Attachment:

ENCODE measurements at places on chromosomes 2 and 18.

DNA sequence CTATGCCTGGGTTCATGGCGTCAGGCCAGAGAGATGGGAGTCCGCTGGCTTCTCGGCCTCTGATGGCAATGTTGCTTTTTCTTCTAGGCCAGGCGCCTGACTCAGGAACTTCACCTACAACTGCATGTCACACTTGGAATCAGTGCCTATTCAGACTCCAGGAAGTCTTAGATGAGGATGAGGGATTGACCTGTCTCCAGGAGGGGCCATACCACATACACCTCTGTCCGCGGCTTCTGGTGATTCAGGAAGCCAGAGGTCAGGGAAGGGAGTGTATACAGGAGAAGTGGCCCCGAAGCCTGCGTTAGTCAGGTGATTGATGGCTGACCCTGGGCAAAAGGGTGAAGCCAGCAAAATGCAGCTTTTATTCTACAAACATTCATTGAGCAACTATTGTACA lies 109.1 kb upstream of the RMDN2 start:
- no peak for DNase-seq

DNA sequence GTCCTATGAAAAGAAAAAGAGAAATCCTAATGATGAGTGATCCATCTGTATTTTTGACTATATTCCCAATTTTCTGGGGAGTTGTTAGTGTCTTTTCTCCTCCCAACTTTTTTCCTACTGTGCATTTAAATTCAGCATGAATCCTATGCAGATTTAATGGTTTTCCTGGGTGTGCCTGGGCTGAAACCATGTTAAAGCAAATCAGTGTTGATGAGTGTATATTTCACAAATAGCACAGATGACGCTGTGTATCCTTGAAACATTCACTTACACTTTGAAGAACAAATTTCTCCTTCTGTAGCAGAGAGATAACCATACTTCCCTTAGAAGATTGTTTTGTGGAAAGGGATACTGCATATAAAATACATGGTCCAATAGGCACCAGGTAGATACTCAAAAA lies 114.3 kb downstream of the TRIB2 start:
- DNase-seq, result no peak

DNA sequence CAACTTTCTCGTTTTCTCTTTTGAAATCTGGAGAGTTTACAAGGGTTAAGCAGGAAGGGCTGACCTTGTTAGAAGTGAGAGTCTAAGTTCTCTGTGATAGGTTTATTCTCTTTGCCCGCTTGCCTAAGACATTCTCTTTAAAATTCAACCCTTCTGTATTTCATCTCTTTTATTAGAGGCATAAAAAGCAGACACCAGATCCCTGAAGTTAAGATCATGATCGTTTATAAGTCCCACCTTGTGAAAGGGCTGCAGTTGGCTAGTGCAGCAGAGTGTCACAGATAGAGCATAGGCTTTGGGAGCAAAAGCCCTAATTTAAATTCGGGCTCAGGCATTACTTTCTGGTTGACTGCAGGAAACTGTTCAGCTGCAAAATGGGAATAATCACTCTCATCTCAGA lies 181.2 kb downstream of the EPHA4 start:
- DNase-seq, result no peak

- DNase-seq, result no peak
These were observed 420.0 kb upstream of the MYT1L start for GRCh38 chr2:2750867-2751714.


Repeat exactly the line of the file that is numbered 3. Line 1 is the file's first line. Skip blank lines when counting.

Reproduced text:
- no peak for DNase-seq